PEO EIS discusses unified network support, Agile transition at TEM 9

By Erika ChristDecember 17, 2022

PEO EIS Program Executive Officer Ross Guckert (center) and other participants in the Decision-Driven Data panel at TEM 9 on Dec. 8, 2022 (Photo Credit: U.S. Army photo) VIEW ORIGINAL

NASHVILLE, Tenn. — Program Executive Office for Enterprise Information Systems Program (PEO EIS) Executive Officer Ross Guckert joined other Army leaders on a decision-driven data panel at the U.S. Army Technical Exchange Meeting 9 (TEM 9) held Dec. 7-8 in Nashville, Tennessee.

Presented by the U.S. Army Network Cross-Functional Team and Program Executive Office Command, Control and Communications – Tactical (PEO C3T), TEM 9 focused on the Pacific and European theater of operations, including warfighter perspectives and lessons learned and applied for unified network and data-centric modernization priorities and experimentation.

Guckert’s presentation centered around EIS’ collaboration with other Army organizations to deliver the unified network, as well as EIS’ adoption of an Agile acquisition approach.

“At EIS, we’re reimagining how we modernize our posts, camps and stations,” said Guckert. “Not just a tech refresh with new routers, switches and fiber — but a strategy to deliver capability that aligns with zero trust principles that support multi-domain operations, Joint All-Domain Command and Control, synthetic training and other Department priorities. In so doing, we intend to reduce infrastructure and optimize wireless capabilities,” he added.

EIS is starting with the Army’s number one priority, Secret Internet Protocol Router (SIPR) network modernization, which is designed to modernize both the SIPR and non-classified Internet Protocol Router network into one gray network that provides Soldiers with comprehensive, unified capabilities, including in disconnected environments.

Voice modernization is another focus area for EIS, said Guckert. That initiative involves taking phones off desks and reducing the Army’s overall hard phone count in time for the decommissioning of aging time-division multiplexing infrastructure in fiscal year 2025.

EIS also is “moving out with ICAM” — or identity, control and access management — according to Guckert, who described it as “foundational to zero trust.”

EIS’ current ICAM solution leverages Enterprise Access Management Service – Army multi-factor authentication and the Army’s Master Identity Directory to authenticate and authorize users, said Guckert, noting that the organization is accelerating Privileged Access Management in the next year.

As part of the Army’s Digital Transformation Strategy, EIS is working closely with PEO C3T to fully share operational strategic ICAM capabilities to allow for rapid capability fielding to tactical mission partners, enable zero trust and reduce costs. This will help inform the ICAM requirement under the Unified Network Operations Initial Capabilities document, which will define the next-generation ICAM solution, building on the one that exists today, said Guckert.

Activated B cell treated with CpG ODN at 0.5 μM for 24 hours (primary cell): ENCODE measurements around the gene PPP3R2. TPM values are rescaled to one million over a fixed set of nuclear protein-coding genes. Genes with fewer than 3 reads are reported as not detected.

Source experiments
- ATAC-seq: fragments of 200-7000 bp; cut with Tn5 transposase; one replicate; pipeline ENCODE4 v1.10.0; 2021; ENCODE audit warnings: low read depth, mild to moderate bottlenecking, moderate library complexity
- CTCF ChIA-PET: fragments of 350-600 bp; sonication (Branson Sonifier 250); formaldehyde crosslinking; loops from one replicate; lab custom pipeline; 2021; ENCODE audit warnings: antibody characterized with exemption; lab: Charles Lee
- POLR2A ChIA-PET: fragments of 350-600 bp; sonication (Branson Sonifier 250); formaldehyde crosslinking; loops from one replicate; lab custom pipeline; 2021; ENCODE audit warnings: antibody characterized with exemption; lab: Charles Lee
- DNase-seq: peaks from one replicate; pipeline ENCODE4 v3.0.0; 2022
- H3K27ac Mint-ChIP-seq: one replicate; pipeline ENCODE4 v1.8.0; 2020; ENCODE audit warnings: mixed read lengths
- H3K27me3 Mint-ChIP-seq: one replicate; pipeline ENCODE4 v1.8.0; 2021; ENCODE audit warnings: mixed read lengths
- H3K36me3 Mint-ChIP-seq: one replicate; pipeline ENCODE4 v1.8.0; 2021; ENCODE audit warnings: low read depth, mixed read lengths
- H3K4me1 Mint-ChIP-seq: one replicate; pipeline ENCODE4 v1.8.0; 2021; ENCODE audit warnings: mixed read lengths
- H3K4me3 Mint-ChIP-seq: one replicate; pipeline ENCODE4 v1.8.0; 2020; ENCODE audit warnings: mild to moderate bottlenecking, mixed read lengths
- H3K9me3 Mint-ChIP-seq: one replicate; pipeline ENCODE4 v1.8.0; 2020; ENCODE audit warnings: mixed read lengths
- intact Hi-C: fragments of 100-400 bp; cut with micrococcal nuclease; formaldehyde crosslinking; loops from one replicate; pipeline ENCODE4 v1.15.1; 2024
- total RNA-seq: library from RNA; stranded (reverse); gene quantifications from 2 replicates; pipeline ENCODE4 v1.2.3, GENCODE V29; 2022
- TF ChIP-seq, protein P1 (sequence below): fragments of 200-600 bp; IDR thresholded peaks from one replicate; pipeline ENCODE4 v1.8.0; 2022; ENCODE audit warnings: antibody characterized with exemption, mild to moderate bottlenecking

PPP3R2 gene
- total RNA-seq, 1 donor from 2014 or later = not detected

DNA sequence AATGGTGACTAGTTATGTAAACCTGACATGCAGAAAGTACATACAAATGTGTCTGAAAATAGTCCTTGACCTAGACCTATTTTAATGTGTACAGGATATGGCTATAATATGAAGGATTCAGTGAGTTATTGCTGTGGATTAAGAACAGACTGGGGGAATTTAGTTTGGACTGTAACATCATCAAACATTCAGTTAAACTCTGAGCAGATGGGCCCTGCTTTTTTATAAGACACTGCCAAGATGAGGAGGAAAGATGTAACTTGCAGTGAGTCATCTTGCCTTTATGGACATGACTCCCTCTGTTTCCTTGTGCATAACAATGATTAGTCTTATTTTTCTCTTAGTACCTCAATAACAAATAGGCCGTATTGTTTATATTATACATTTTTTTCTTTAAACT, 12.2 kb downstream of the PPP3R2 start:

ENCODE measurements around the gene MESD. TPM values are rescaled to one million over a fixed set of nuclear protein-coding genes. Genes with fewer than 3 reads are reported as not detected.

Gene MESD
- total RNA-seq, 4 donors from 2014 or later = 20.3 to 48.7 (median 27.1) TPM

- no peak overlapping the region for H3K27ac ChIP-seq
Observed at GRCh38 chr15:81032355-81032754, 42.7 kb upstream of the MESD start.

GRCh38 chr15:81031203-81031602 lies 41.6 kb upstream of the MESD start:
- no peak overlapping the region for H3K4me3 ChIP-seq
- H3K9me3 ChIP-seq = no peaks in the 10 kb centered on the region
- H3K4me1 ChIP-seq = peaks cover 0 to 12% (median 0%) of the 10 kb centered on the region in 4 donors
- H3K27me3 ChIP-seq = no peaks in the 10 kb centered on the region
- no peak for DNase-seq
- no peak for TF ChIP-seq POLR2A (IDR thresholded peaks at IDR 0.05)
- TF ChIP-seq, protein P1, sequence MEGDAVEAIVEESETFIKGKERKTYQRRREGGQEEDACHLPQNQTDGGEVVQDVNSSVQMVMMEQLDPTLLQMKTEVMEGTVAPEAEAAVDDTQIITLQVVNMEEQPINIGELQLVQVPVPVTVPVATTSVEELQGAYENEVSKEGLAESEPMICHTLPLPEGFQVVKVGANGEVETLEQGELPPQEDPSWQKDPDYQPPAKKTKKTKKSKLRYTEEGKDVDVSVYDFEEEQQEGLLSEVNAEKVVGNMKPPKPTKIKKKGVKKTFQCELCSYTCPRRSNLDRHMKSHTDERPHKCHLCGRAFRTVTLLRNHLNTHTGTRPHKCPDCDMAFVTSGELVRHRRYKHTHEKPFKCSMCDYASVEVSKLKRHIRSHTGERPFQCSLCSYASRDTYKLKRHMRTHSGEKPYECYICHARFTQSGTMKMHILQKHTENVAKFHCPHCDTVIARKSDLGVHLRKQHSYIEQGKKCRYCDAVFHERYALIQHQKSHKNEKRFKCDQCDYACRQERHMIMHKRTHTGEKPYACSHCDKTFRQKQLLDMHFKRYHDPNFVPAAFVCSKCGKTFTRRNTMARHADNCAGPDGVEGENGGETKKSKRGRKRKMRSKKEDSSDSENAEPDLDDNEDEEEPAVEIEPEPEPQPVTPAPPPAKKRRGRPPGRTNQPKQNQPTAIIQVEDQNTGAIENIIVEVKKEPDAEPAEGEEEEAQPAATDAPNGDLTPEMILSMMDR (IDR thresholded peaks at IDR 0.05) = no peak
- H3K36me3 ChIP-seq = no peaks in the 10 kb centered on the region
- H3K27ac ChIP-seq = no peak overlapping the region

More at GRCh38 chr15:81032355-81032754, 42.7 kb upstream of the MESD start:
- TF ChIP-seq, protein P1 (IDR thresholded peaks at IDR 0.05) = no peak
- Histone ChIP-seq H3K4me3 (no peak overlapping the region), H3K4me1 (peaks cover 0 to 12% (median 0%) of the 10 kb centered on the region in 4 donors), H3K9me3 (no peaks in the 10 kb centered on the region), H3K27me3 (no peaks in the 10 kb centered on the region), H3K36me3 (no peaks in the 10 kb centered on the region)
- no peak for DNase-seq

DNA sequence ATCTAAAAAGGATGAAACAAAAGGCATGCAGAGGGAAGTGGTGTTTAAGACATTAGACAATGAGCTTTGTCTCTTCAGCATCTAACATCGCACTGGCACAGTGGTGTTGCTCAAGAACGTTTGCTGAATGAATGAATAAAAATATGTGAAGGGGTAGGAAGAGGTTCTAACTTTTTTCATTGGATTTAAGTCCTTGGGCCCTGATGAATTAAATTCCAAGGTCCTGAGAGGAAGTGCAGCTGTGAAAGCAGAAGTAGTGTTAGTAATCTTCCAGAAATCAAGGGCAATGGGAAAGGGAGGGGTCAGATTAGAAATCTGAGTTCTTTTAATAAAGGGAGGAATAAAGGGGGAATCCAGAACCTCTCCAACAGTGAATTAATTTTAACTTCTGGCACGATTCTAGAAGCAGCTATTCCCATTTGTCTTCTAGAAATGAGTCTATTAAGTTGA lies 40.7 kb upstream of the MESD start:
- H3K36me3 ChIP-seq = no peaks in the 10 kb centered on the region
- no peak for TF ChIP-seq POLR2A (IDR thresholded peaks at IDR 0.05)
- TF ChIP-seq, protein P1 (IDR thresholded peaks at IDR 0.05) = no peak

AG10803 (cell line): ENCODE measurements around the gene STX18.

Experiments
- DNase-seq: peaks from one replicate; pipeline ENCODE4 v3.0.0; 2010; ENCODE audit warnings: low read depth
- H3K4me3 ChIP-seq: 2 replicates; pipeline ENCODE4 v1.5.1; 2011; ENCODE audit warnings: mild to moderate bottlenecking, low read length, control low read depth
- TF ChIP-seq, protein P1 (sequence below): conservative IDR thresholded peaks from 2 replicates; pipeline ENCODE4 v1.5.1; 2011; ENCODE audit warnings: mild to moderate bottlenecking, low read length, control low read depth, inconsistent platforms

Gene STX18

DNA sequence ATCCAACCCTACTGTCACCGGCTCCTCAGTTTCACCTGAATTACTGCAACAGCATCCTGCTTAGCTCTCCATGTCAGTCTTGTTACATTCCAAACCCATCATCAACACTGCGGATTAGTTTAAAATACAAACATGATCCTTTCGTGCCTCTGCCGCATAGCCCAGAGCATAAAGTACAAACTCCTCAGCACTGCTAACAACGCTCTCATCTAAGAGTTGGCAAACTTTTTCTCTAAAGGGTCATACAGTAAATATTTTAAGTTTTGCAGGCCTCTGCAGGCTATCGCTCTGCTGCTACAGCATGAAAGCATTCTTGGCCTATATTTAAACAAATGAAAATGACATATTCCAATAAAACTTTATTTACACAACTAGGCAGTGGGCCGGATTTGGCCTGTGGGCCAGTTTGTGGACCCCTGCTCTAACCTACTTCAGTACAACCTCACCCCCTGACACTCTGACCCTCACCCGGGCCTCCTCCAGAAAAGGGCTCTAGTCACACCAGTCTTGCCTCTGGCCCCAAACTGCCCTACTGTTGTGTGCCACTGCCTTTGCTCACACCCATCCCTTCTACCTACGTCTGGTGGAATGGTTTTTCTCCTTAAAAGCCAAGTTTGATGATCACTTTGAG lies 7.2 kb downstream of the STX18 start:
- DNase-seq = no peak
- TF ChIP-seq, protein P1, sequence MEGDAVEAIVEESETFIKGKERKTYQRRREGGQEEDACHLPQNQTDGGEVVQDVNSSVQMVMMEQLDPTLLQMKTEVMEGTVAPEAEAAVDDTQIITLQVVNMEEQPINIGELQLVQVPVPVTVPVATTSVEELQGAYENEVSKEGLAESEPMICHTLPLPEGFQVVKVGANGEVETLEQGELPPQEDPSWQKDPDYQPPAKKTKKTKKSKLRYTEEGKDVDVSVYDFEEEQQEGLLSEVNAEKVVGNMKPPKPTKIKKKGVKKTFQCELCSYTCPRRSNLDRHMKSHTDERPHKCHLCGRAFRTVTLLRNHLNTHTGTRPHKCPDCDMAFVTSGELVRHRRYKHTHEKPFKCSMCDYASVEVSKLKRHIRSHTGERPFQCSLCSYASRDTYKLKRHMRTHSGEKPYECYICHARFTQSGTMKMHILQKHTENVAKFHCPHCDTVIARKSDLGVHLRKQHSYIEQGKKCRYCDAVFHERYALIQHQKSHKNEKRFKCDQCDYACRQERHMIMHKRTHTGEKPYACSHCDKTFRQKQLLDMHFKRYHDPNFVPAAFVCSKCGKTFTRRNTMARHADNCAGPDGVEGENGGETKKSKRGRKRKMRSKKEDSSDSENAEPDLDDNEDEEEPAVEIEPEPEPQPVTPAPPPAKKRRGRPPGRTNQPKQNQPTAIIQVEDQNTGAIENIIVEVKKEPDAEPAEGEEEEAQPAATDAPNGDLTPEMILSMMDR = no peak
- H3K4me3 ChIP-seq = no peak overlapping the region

To help deliver all of this capability faster, EIS is transitioning to a different software acquisition approach.

“This is the year of Agile; this is the year of acceleration,” said Guckert. “With the pivot to Agile and adoption of commercial best practices, we will deliver capability quicker, in an iterative fashion, with security baked in, streamlined testing, and — I would argue — better meet the needs of the customer.”

Industry can help EIS with its Agile transformation by engaging frequently with leaders to help them understand what best commercial technologies and practices are, and by putting a premium on innovation. Licensing cost models are another hot topic for EIS.

“We encourage industry to be flexible with their licensing cost models as we adopt Agile,” said Guckert. “We want to have a modular architecture, so that means a modular, open systems approach and not having perpetual licenses but a different approach and cost model.”

Upcoming procurement opportunities for industry are available on EIS’ website, said Guckert, noting that the SIPR Modernization request for proposal will be on the street this month. Other upcoming solicitations include Pacific Modernization, Integrated Personnel and Pay System – Army Increment II, Release 4, and the Army’s holistic ICAM solution.

Besides Guckert, other participants in the TEM 9 Decision-Driven Data panel session included Jeff Witsken, director of mission command network integration at the Mission Command Center of Excellence; Jennifer Swanson, deputy assistant secretary of the Army for data, engineering and software at the Assistant Secretary of the Army for Acquisition, Logistics and Technology; Mark Kitz, program executive officer with PEO Intelligence, Electronic Warfare and Sensors; and Col. Matt Paul, project manager for mission command at PEO C3T.